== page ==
July 16, 2009 - 9:48 AM<br />
On June 28, 2009, the House of Representatives, by a narrow margin (219-212), passed the Waxman-Markey bill. The so-called “cap and trade” bill has been sold as a system for cutting greenhouse gas emissions in the struggle against global warming. There’s a full-court press on the U.S. Senate to pass its version of “cap and trade.”
“Cap and trade” is first a massive indirect tax on the American people and hence another source of revenue for Congress. More importantly “cap and trade” is just about the most effective tool for controlling most economic activity short of openly declaring ourselves a communist nation and it’s a radical environmentalist’s dream come true.
So why the rush and the press on the Senate? Increasing evidence is emerging that far from there being global warming, the Earth has been cooling and has been doing so for 10 years. Prominent atmospheric scientists have recently sent a letter to Congress saying, “You are being deceived about global warming. ... The Earth has been cooling for ten years. ... The present cooling was not predicted by the alarmists’ computer models.”
Last March, more than 700 international scientists went on record dissenting over manmade global warming claims. About 31,500 American scientists, including 9,029 with Ph.D.s, have signed a petition, that in part reads, “There is no convincing scientific evidence that human release of carbon dioxide, methane or other greenhouse gases is causing or will, in the foreseeable future, cause catastrophic heating of the Earth’s atmosphere and disruption of the Earth’s climate.”
The Obama administration’s EPA sees the increasing evidence against global warming as a threat to their agenda and has taken desperate measures. About a week before the House vote on “cap and trade,” the Washington, D.C.-based Competitive Enterprise Institute (CEI) released some EPA e-mails, demonstrating that an internal report by Alan Carlin, a 35-year career EPA analyst, criticizing EPA’s position on global warming, had been squelched for political reasons.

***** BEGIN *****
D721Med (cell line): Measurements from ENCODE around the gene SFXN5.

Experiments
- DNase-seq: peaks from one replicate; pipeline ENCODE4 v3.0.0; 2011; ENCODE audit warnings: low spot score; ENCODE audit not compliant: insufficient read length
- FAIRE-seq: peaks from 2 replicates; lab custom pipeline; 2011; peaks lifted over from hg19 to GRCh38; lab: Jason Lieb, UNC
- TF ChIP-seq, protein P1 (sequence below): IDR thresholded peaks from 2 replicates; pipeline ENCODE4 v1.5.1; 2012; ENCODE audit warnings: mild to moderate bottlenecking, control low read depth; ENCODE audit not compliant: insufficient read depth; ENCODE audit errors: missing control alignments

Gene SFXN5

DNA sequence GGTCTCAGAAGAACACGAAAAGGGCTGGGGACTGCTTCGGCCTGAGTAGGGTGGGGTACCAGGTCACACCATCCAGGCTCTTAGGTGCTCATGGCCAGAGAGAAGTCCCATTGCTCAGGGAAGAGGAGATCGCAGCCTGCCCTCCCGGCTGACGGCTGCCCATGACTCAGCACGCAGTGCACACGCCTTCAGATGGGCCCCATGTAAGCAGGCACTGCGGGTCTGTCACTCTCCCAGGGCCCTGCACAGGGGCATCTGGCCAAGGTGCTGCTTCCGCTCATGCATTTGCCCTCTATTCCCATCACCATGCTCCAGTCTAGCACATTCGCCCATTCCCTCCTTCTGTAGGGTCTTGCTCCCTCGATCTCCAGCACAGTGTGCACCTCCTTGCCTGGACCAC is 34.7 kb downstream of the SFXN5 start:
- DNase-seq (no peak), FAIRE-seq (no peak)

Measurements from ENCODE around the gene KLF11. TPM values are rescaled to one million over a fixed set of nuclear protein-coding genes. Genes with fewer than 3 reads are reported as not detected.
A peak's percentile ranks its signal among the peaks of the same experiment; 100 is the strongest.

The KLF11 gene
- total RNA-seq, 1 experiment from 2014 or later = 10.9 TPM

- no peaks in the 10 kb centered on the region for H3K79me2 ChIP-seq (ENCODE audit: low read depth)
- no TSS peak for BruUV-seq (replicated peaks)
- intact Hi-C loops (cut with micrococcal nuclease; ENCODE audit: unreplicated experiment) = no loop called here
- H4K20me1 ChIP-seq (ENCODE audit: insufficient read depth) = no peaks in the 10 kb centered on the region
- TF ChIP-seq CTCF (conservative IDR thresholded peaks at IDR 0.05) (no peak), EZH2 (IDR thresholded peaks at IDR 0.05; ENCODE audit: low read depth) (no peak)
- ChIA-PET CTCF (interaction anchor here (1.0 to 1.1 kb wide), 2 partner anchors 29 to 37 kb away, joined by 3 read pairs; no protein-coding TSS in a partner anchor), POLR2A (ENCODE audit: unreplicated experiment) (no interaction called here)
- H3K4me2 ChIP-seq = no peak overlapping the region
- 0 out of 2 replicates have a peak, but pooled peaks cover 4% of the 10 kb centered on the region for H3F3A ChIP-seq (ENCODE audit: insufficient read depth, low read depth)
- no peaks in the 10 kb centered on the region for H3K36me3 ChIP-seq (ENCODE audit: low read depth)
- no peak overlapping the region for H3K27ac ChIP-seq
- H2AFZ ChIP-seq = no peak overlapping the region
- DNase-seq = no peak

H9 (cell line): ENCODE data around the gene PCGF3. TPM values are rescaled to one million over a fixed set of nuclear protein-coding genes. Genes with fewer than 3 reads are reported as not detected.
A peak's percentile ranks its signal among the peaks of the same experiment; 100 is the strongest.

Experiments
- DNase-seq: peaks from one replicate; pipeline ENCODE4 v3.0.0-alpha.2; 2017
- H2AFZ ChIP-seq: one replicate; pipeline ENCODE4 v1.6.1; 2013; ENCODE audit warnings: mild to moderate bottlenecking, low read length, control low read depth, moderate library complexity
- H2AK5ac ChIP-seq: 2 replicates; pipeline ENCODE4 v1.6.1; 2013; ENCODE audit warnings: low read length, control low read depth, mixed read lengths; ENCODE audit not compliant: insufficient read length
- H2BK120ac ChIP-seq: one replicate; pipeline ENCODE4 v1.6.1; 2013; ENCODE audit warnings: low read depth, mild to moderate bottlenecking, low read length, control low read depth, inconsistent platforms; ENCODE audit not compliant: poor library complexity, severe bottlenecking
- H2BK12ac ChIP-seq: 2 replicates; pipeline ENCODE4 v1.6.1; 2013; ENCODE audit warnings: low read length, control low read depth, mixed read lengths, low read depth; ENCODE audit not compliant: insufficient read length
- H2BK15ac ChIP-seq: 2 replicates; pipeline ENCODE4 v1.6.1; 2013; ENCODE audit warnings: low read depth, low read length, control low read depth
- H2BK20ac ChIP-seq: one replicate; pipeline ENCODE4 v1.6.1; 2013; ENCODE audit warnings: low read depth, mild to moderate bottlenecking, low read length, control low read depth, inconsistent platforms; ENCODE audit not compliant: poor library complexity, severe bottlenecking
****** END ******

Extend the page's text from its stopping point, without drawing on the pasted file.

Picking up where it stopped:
One of the e-mails is from Dr. Al McGartland, director of the EPA’s National Center for Environmental Economics reads, “The administrator and administration has decided to move forward on endangerment, and your comments do not help the legal or policy case for this decision. ... I can see only one impact of your comments given where we are in the process, and that would be a very negative impact on our office.”
The Competitive Enterprise Institute summarizes Dr. Carlin’s report saying, “(T)hat EPA, by adopting the United Nations’ 2007 ‘Fourth Assessment’ report, is relying on outdated research and is ignoring major new developments. Those developments include a continued decline in global temperatures, a new consensus that future hurricanes will not be more frequent or intense, and new findings that water vapor will moderate, rather than exacerbate, temperature.
“New data also indicate that ocean cycles are probably the most important single factor in explaining temperature fluctuations, though solar cycles may play a role as well, and that reliable satellite data undercut the likelihood of endangerment from greenhouse gases.”
Geologist Dr. David Gee, chairman of the science committee of the 2008 International Geological Congress, currently at Uppsala University in Sweden asks, “For how many years must the planet cool before we begin to understand that the planet is not warming? For how many years must cooling go on?” Obviously, 10 years is not enough.